Aging has its moments. Wisdom just flows off your brow as if it were sweat in a steamroom. Yea, your hair may slowly grey-out a little, but in losing the color, you end up with something far more cool: Distinguishment. Distinguishability. Distingué. So, there are things which come with slowly getting to be over, oh, let's say fifty, which are notable. One thing not on the list is the increasingly apparent habit of forgetting stuff. I know that in the 10th grade I could remember the whole Periodic Table of the Elements. Even now, as then, I marvel that scientists were able to make up all that stuff, and more amazingly, prove it in experiments. Mendelevium was always one of my favorites. Named for a relatively obscure (see? am I right?) Russian physicist, and whose isotopes of varying construct have half lifes right up there with work shifts at the local deli: 5.5 hours for Md257, for example. Well, I'm not trying to wow you with bits and pieces of useless physics information, it's just that I have to say, I was able to remember that Md was 101 on the Periodic chart, and until I was 23, I could have answered that on Jeopardy. (Sadly, I didn't appear on Jeopardy till I was well into my 40s, and by then, my knowledge of the chart served me not well.)
Yet, it wasn't until the last couple of years that I have really started to feel the oddities which have plagued my well being. The worst is increasing signs of ADD. I skipped it when I was a kid, and was happily able to concentrate on things at great length. Now, however, it's another story. Just when I thought I could be in a place where everything would be orderly and arranged, I start to forget about things. I do crosswords now and then to stay sharp (they do force brain waves to emanate even if the waves have no interest), but some how things just start to lag.
This week I had one of those terrible episodes. In Cuba, the spring loaded eyepiece on my Speedgraphic Viewfinder (circa 1951, and showing no signs of aging, by the way) came loose, and I had just to keep it handy, and fix it once I got home. Cuba, besides having spotty supplies of food and electronics, is devoid of Speed Graphic repair goodies. So, I put the 'stuff' in a Hotel Nacional envelope, and put it in a safe place. There is nothing like a "safe place" when you want to be sure of finding something days later. The great thing about a "safe place" is that it's "safe." That means it will be there when you come get it. Great concept. There is only one problem associated with this theory:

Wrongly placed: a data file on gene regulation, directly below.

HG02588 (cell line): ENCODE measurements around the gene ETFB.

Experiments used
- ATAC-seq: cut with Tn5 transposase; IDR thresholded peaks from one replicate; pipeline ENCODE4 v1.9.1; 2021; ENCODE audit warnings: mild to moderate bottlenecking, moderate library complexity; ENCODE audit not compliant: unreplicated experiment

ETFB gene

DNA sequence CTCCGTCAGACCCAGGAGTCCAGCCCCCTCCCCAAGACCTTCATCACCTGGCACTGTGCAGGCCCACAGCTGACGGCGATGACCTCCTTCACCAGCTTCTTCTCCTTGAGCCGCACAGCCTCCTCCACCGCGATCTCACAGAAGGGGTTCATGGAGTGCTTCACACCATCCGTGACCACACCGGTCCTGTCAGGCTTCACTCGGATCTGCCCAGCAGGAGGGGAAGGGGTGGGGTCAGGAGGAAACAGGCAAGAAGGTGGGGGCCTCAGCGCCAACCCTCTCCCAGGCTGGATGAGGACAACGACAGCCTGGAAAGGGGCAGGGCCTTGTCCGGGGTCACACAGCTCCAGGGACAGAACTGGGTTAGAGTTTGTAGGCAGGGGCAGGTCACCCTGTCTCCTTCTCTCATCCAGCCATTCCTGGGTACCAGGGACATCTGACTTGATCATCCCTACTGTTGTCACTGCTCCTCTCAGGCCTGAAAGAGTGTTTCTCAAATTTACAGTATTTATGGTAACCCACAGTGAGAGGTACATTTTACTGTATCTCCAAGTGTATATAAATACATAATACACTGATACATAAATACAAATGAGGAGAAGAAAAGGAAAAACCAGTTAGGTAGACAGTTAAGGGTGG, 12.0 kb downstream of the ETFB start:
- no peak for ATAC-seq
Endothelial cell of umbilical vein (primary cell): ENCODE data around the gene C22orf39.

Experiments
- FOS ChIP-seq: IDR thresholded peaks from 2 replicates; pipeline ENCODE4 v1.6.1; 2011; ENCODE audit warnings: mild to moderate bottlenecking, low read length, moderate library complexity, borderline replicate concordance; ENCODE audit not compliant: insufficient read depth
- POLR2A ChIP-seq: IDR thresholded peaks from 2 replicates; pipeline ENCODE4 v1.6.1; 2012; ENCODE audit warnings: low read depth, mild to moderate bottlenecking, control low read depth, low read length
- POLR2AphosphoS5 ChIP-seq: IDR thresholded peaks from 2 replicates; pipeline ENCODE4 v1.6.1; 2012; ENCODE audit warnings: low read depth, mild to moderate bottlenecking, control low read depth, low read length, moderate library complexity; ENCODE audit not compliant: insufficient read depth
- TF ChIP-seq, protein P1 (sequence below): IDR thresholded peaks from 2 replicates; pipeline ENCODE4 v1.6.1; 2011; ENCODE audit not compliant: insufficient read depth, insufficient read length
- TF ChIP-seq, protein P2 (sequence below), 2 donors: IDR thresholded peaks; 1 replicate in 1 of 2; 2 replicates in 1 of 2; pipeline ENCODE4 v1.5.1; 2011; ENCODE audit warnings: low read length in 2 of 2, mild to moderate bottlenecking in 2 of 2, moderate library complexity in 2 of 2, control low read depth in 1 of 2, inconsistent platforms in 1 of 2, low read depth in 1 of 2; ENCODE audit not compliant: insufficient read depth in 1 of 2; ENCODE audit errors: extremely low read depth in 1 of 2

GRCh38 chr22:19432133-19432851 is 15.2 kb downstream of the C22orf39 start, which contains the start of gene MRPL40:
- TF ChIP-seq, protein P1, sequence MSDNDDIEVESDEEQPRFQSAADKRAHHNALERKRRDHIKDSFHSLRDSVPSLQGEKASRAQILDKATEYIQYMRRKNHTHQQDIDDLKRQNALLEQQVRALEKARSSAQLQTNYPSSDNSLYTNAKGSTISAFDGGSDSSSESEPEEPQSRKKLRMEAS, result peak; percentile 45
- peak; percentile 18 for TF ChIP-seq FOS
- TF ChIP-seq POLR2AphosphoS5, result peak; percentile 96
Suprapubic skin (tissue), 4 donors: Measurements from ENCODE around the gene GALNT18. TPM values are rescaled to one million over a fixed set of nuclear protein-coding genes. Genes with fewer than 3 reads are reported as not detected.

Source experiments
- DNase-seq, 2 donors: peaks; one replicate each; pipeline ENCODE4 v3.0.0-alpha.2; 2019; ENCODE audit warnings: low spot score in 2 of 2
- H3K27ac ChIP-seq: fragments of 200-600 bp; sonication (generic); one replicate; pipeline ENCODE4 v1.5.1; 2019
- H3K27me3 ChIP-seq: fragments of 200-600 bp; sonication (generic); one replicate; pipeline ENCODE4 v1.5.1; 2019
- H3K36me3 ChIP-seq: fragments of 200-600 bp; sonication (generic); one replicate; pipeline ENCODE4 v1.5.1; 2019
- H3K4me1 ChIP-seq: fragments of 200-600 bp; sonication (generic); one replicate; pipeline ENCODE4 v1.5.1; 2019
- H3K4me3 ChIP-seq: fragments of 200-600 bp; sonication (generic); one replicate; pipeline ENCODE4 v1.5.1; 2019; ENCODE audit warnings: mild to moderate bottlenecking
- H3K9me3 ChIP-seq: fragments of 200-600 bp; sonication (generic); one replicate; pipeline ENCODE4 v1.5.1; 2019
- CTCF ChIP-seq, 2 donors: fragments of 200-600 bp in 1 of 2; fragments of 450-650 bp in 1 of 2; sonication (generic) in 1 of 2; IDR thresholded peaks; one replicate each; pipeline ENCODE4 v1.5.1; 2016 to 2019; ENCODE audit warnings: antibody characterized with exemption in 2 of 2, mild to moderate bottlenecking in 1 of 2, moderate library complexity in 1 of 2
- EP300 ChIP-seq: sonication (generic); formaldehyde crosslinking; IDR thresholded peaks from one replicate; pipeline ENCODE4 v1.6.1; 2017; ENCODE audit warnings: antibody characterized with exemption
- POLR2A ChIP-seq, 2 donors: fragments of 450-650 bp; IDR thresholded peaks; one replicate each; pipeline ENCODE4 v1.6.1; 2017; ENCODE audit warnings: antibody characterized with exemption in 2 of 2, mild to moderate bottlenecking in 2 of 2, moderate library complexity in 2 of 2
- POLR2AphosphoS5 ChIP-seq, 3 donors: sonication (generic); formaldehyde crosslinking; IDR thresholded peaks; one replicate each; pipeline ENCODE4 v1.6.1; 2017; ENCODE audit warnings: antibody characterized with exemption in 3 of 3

Where the HELL IS the SAFE PLACE? Yep, it was so secure, so "safe" that I had absolutely NO idea where I'd put it. In the Tenba camera bag? Nope, looked there. In the purple US Marine Corps back pack? Nope, looked inside there. How about the computer laptop bag. That's an obvious one. Nope, looked there, dumped everything out, couldn't find it. That took about two hours, during which I continued packing for Beijing (I'm off to the Olympics next week. I'm competing in the Photo Triathalon: Loading film, uploading digital, unloading film. I have a good chance since almost no one else is shooting film!) But I was just beside myself with annoyance. One step below anger. Two steps shy of Rage. But annoyance has its own charm. Then it hit me: I remembered putting the stuff in a film box (a 5x120 Propack) but it wasn't there. I was getting desperate. Then in one final run through, I tried the handly little outer pocket of the purple back pack: There was the envelope. Hosanna! Hark! It's all good. And now, instead of walking around the Birds Nest stadium, guessing how far away stuff is, or straining with the loupe on the groundglass (I'm sure I'll still do plenty of that!) I can actually use the Rangefinder. It was a victory for Perseverance; for Intensity of Purpose; and for Age conquering Youth. Voila, the guilty parties. Now, where did I leave that Martini? We're just sayin'.... David